Magnesium for Plants: [Use, Advantages, Excess and Deficiencies]

Magnesium is part of the second most important family of nutrients for plants, together with calcium and sulfur.

Its importance acquires the level of vitality, but the quantities demanded by the crops are less than the so-called macronutrients.

This reality causes many growers to be confused about the care they pay and deficiencies then occur.

If you do not want that to happen to you, it is best that you take note of the highlights of this nutrient and that they are precisely the ones that we present here.

What is magnesium?

  • Magnesium is a chemical element present in the environment that plays a leading role in plant nutrition.
  • However, they are not capable of absorbing magnesium in its pure form, but instead take advantage of it as dissolved magnesium in the soil.
  • They achieve this action thanks to two chemical processes: perspiration and diffusion (it allows the ions to move to the areas that need it most).
  • All this amounts to the fact that magnesium deficiency concerns are not so common, although there have been cases of this.
  • Its representation as a chemical element is Mg and the dissolution it makes in the soil is denoted by Mg2 +.

What factors influence the response of the crop with magnesium fertilization?

The characteristics of the soil are very important when assessing the possible absorption of magnesium by plants.

For example , it is a nutrient that performs best when soils have a high pH .

It also responds better when crops are located in areas where temperatures are generally low .

Moisture and drainage capacity are also involved, since in very dry soils it is more difficult for magnesium to behave well.

The high presence of other nutrients such as sodium, potassium or calcium also has a direct influence on the fertilization capacity.

What is the magnesium content in the soil?

The amount of magnesium in the soil depends a lot on the characteristics of the minerals that compose it.

When working on soils that are dry, the magnesium level can be set in the range of 120 to 2400 ppm, but not everything is available.

But if it is a soil that is moist, the concentration drops to a range of 5 to 50 ppm.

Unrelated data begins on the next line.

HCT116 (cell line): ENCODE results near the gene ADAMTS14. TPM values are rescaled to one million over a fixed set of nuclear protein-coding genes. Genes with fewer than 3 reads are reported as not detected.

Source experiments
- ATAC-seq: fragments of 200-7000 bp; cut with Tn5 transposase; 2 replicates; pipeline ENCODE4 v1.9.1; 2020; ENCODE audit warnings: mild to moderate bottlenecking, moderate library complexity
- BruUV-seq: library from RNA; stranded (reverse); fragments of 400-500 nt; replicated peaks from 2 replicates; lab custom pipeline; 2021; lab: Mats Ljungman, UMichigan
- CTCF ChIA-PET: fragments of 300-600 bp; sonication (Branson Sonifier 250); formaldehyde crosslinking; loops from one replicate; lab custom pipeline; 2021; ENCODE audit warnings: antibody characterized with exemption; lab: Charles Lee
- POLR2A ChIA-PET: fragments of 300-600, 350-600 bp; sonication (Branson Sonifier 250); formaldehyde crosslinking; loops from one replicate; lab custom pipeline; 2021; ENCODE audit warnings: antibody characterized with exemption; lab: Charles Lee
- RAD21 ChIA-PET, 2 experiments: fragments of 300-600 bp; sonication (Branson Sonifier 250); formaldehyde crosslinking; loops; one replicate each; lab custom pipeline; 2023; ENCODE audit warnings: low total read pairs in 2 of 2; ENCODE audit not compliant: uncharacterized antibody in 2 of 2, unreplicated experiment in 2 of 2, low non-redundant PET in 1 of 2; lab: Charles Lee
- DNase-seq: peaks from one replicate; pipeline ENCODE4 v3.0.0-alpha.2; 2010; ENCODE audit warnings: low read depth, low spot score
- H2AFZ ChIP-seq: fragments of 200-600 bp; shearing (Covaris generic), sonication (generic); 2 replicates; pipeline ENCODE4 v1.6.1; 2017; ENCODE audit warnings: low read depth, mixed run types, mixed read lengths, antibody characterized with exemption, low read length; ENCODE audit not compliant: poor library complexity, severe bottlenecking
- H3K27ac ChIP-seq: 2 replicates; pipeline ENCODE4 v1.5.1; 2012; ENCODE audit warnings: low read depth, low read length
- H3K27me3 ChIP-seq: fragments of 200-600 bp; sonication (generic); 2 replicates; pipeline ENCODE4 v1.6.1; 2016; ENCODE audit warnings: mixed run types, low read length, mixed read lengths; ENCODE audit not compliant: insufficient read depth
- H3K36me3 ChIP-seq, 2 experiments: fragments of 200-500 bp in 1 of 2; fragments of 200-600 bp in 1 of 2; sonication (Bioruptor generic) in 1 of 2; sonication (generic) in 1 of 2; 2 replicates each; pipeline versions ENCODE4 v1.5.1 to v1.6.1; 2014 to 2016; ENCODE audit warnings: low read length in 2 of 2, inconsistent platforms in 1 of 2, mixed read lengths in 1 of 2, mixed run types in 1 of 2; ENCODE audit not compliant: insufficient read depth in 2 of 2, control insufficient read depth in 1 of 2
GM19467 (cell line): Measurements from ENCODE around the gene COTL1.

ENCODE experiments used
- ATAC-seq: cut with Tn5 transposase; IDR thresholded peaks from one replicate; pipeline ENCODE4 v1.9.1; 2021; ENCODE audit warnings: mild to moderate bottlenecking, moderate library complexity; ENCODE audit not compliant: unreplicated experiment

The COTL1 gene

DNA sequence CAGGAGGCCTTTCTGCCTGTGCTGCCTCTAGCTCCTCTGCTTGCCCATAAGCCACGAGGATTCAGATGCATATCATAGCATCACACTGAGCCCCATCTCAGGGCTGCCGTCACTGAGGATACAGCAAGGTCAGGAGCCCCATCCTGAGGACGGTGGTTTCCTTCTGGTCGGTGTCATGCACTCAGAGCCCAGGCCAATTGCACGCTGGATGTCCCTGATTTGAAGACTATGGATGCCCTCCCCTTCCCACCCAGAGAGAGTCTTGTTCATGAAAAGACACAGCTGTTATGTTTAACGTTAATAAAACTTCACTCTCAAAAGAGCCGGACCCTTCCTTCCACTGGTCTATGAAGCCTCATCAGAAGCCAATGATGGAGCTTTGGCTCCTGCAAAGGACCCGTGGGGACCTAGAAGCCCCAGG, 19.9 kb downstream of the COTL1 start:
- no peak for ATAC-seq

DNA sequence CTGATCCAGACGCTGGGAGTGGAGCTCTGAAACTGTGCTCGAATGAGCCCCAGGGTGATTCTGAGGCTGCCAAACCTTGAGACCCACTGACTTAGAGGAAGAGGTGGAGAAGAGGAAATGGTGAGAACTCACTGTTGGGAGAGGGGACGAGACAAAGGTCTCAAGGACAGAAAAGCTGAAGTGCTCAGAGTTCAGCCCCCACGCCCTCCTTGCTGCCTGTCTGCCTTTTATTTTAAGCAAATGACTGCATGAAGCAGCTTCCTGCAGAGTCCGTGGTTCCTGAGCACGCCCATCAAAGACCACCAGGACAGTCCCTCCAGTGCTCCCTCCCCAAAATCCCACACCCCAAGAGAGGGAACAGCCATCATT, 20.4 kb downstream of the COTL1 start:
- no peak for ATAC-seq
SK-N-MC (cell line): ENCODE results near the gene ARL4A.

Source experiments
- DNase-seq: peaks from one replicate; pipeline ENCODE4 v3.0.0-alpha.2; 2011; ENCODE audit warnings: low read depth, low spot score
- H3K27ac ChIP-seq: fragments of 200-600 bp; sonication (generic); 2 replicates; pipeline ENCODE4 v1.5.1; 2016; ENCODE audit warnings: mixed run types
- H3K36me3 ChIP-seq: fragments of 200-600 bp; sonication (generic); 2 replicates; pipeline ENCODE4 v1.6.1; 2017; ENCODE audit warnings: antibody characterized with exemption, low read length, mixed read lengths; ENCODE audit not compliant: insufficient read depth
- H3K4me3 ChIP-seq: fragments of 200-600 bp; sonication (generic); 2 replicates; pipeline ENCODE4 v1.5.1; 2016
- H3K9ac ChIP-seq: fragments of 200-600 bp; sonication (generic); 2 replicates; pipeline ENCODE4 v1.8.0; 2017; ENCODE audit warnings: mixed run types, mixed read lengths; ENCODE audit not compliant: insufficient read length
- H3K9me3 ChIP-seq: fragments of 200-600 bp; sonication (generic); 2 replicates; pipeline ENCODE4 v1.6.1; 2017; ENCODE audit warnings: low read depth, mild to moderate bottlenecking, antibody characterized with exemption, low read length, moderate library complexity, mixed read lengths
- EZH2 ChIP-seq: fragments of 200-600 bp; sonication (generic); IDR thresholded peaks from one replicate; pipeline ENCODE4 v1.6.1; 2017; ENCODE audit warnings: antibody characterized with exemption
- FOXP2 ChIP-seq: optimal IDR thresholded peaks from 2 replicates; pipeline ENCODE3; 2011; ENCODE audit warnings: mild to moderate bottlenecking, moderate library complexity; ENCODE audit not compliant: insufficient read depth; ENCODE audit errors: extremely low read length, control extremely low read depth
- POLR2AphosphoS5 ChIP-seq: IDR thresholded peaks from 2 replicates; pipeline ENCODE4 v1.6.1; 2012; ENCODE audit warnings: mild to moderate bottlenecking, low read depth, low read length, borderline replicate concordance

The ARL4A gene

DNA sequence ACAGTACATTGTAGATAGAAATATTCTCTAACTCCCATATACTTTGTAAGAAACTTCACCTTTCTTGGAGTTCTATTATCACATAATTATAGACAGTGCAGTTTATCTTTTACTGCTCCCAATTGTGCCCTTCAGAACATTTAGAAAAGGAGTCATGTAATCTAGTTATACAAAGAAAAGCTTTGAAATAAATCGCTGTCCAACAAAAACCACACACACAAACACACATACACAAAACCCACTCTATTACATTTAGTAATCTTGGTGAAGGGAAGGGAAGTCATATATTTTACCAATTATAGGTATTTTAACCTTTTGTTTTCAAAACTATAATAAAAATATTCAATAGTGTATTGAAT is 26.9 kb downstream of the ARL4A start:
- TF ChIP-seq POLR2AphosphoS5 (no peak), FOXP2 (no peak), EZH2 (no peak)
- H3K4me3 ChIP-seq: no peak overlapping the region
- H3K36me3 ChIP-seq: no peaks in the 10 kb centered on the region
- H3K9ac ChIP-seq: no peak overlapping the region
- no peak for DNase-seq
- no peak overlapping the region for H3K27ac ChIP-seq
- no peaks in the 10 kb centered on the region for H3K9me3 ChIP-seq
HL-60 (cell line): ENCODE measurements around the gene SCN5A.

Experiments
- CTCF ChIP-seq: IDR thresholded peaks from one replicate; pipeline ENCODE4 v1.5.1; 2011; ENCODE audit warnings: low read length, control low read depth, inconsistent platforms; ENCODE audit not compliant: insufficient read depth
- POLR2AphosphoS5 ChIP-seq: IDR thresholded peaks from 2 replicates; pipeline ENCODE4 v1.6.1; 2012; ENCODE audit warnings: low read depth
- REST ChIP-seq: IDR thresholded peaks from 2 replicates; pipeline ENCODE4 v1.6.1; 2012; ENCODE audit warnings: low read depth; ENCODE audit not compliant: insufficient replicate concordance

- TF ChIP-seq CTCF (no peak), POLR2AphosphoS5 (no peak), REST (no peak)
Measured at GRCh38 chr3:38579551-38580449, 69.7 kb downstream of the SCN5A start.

Of course, all this is modifiable depending on the conditions of the soil with respect to other elements such as calcium and where erosion also intervenes.

What benefits can a soil rich in magnesium have?

  1. Magnesium is essential for the development of chlorophyll because it is the content of the central atom of each of its molecules. For this reason, when the magnesium levels in the soil are correct, or adjusted through fertilization, the plants present a better state of health.
  2. On the other hand, magnesium is a nutrient that has a direct link with the formation and work process carried out by enzymes.
  3. Likewise, it plays a decisive role in the synthesis of certain proteins , such as xanthophylls and carotenes.
  4. In the case of carbohydrates, magnesium prevents excessive transfer between leaves and stems.

What are the disadvantages of an excess of magnesium?

Magnesium toxicity in plants can lead to problems related to the absorption of other nutrients.

The most common is that the plant loses the opportunity to have the correct levels of calcium and potassium, which are nutrients with a very delicate action.

When this is the case, symptoms could be evidenced as if it were a deficiency of any of them, but in reality it is an excess of magnesium.

For this reason, the wisest way to act in the face of this reality is by conducting two conclusive studies: the soil and the tissue.

The study of soils will allow recognizing the amount of nutrients in it and assessing the absorption capacity of the plants.

In the case of tissue study, it will help to determine exactly how much magnesium is circulating and work accordingly.

Of course, as long as the fertilizations are carried out taking care of all the nutrients equally, there is very little probability that excesses will occur.

Which crops benefit the most from the presence of magnesium in the soil?

The crops that benefit the most from good levels of magnesium in the soil are mainly citrus .

In many of them, such as kiwi , detecting a deficiency in this nutrient is simple.

This is because not only does the common chlorosis occur in other types of crops, but there is also the possibility of developing necrosis.

This is a reality that can manifest itself in the same way in different types of black .

How do we detect magnesium deficiency or deficiency in our crops?

Crops that are deficient in magnesium have the peculiarity of showing symptoms on old leaves first.

This condition is due to the fact that it is a mobile nutrient that moves throughout the structure of the plant .

The first are yellow spots that appear on the leaves and that end up occupying their entire extension, plus the veins remain green .

It is a logical condition that responds to the leading role that magnesium has in the formation of chlorophyll.

Then all this leads to early defoliation , even affecting the harvest.

Due to the importance of magnesium in crops, it is always advisable to proceed with a soil study to assess its impact on them.

In this way, it will be possible to take the pertinent measures in the event of symptoms of instability of normal levels, either due to excess or deficiency.

In the case of fertilizations, it is best to use micronutrient fertilizers that will help all levels remain stable.

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